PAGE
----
February 2006

Along with Sierra Engineering Limited, San Andreas, California as development consultant, Bill Abbott served as land use counsel to Castle & Cooke Calaveras, Inc. for the recently approved Copper Mill project, a mixed use project located in Copperopolis, California. Robert Klousner of Planning Partners served as the CEQA consultant to the applicant, and Quad Knopf acted as peer advisor for the County of Calaveras.

The Court of Appeal, 4th District, recently affirmed EIR certification and project approval by Mariposa County for the Silvertip resort project located in Fish Camp, California. Bill Abbott represented the Board of Supervisors and the County in the administrative hearings, as well as the trial and appellate courts. Gene Smith and Quad Knopf were responsible for EIR preparation.

The California Supreme Court has granted review in two important cases dealing with water supply and planning under CEQA. The first, Vineyard Area Citizens for Responsible Growth v. City of Rancho Cordova (Case No. S132972) was covered in a June 2005 Abbott & Kindermann article. The second is In re Bay-Delta Programmatic Environmental Impact Report Coordinated Proceedings (Case No. S138975) and was discussed in a November 2005 Abbott & Kindermann article. The Supreme Court’s opinions in these cases will likely affect all participants in the EIR process and we will update you when they are issued. For questions relating to this article or any other California land use, environmental and planning issues contact Abbott & Kindermann at (916) 456-9595. The information presented in this article should not be construed to be formal legal advice by Abbott & Kindermann, LLP, nor the formation of a lawyer/client relationship. Because of the changing nature of this area of the law and the importance of individual facts, readers are encouraged to seek independent counsel for advice regarding their individual legal issues.

by William W. Abbott Most developers are familiar with the use of development agreements (“DAs”) as a means of memorializing a land use agreement governing development. DAs are approved following traditional land use procedures of notice, hearing and environmental review. But what about deals made at the courthouse? The appellate court recently granted rehearing of Trancas Property Owners Association v. City of Malibu (2005) 132 Cal.App.4th 1245 (click here to read Abbott & Kindermann’s November 2005 article on the case). In Trancas, the appellate court defined the limits on settlement agreements, effectively precluding terms which would otherwise be required to follow a traditional land use approval procedure. Continue Reading Let’s Make a Deal!

by William W. Abbott and Janell M. Bogue

In Dunn v. County of Santa Barbara (2006) 2006 Cal.App.Lexis 74, David Dunn submitted a subdivision application for his six acre parcel located in the unincorporated Summerland area of Santa Barbara County. His land had some unique characteristics: it was located on a sea cliff and was bisected diagonally by an earthquake fault. He wanted to divide it into two equal size parcels, as there were two possible building envelopes on the land and the area was zoned for a minimum sized lot of three acres. The property, because of its proximity to the coast, is under the jurisdiction of the California Coastal Commission and is subject to the County’s Local Coastal Plan (“LCP”). Continue Reading Subdivision Woes: A fault line, a sea cliff, and two wetlands…so what’s the problem here?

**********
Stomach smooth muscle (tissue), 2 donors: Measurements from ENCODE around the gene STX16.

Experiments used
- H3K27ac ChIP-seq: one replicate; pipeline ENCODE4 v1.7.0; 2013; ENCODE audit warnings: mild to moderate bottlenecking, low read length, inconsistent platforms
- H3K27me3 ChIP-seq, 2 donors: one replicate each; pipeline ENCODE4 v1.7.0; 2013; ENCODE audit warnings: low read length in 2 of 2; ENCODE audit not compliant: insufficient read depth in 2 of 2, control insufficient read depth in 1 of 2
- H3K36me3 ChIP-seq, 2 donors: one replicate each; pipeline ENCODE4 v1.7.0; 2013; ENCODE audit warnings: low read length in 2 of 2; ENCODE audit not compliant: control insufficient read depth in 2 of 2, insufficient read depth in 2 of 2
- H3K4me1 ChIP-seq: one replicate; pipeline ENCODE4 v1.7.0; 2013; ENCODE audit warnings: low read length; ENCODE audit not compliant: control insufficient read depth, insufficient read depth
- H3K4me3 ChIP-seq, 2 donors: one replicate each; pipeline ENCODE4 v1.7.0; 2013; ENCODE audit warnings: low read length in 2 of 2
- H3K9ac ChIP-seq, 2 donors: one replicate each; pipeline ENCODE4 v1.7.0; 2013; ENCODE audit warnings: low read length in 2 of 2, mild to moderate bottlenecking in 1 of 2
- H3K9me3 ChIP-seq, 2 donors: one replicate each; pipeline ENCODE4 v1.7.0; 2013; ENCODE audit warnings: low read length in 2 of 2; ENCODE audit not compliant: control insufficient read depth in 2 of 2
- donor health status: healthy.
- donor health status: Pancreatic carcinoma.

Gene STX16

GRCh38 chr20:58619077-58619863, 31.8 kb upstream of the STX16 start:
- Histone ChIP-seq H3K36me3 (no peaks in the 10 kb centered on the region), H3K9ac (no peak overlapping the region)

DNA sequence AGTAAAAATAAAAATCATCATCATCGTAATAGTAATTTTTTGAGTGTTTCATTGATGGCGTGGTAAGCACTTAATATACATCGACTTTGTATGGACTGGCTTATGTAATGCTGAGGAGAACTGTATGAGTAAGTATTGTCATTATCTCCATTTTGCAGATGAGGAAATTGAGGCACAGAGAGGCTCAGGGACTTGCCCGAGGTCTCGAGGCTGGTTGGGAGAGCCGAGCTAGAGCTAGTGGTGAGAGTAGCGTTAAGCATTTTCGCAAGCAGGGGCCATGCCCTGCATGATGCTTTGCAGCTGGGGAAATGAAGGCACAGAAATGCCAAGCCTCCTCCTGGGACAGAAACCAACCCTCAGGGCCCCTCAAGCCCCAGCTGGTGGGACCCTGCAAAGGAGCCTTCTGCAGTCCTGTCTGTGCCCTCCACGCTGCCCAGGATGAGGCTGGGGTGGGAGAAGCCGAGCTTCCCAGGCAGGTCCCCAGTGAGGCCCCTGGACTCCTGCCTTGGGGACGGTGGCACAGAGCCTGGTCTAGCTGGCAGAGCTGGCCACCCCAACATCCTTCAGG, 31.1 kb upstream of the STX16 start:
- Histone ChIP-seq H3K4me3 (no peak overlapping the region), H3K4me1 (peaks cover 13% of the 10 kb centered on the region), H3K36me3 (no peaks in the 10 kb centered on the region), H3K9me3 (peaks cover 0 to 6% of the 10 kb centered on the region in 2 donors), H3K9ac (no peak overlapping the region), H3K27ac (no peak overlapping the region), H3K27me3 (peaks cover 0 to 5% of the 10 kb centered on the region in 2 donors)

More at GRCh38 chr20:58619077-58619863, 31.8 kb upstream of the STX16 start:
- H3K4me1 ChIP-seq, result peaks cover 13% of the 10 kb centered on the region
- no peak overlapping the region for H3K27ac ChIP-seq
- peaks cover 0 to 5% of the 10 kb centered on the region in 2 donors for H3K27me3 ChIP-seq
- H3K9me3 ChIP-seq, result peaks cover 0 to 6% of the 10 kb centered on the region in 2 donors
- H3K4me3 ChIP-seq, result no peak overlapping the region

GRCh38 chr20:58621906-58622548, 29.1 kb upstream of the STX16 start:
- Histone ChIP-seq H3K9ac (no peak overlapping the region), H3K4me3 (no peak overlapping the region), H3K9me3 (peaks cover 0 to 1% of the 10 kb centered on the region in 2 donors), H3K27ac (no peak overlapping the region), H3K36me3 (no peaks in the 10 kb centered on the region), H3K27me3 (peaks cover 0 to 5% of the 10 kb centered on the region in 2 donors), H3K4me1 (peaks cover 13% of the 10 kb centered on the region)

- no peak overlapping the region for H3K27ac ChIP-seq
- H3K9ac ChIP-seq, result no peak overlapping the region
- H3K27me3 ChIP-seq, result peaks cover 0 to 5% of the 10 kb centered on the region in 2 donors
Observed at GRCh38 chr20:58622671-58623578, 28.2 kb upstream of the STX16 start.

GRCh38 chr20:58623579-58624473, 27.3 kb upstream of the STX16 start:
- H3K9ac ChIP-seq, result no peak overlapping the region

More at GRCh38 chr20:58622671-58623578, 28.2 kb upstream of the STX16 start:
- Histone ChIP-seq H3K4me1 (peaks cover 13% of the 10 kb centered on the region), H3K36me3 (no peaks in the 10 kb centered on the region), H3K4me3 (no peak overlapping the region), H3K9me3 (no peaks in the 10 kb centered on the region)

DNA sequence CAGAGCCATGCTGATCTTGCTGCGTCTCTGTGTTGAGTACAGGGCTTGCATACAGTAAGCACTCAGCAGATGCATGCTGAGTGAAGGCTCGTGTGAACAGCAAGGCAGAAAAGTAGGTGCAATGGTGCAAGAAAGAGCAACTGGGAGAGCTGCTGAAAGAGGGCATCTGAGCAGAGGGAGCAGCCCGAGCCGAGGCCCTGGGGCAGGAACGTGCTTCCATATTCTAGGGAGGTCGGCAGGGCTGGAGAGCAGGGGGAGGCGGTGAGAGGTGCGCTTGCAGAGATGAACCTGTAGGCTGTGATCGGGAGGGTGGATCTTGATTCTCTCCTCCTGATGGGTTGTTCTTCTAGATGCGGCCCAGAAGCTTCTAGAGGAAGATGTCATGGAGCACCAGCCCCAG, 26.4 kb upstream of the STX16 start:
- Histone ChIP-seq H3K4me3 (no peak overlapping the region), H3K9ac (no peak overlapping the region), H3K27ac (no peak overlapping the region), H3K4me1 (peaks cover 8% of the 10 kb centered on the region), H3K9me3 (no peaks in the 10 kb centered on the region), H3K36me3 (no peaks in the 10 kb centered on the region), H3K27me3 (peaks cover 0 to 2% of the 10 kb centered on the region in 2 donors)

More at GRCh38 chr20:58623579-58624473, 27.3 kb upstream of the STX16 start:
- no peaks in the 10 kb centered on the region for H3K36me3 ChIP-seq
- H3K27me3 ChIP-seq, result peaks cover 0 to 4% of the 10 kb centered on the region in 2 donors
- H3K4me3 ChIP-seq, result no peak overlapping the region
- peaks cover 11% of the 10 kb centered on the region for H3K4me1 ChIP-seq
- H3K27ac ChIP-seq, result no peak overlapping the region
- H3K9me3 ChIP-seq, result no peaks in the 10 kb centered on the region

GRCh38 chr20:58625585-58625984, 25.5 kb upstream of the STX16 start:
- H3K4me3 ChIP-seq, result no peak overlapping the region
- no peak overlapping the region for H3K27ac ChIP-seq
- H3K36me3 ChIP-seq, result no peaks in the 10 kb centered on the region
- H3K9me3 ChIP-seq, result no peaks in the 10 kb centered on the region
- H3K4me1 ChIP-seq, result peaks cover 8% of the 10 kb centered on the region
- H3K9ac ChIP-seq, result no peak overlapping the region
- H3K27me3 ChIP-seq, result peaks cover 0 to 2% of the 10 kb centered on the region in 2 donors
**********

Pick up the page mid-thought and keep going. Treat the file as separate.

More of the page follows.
by Joel Ellinwood, AICP Ninth Circuit Prohibits Aesthetic Regulation of Cell Towers in Public Rights-of-Way Based on California Public Utilities Code In a unique twist to the preemption argument based on conflicts between the federal Telecommunications Act of 1999 (“TCA”) and state and local land use powers, the United States Court of Appeals for the 9th Circuit held that California Public Utilities Code section 7901 permitting installation of telephone facilities in public rights-of-way bans local governments from denying applications for cell phone facilities based on aesthetic considerations. Sprint PCS Assets LCC v. City of La Ca�ada-Flintridge, 2006 U.S.App.Lexis 1032 (9th Cir. 2006). The TCA explicitly allows local governments to apply traditional land use powers in regulating wireless telecommunications facilities. In applying those powers, local governments may not use health effect concerns about radio signals if the applicant demonstrates that the facility complies with Federal Communications Commission safety standards, discriminate between functionally equivalent service providers, or effectively frustrate provision of telecommunications services. The various Circuit Courts of Appeals have applied the TCA limitations inconsistently, but all apply the generally deferential “substantial evidence” standard of review. The 9th Circuit recently adopted a pragmatic but fact-intensive approach in MetroPCS v. City & County of San Francisco, 400 F3d 715 (2005) (click here to read Abbott & Kindermann’s July 2005 article on the case). Continue Reading Can You Hear (er, See) Me Now?

by Elias E. Guzman

In a San Diego court, a petitioner recently argued that it failed to file its opening brief because the City held the administrative record for “ransom.” Yes, ransom. Well, in the world of administrative writ actions, there are two absolutes regarding the preparation of the administrative record. Someone has to prepare it and someone has to pay for it. Continue Reading City Holds Administrative Record for Ransom?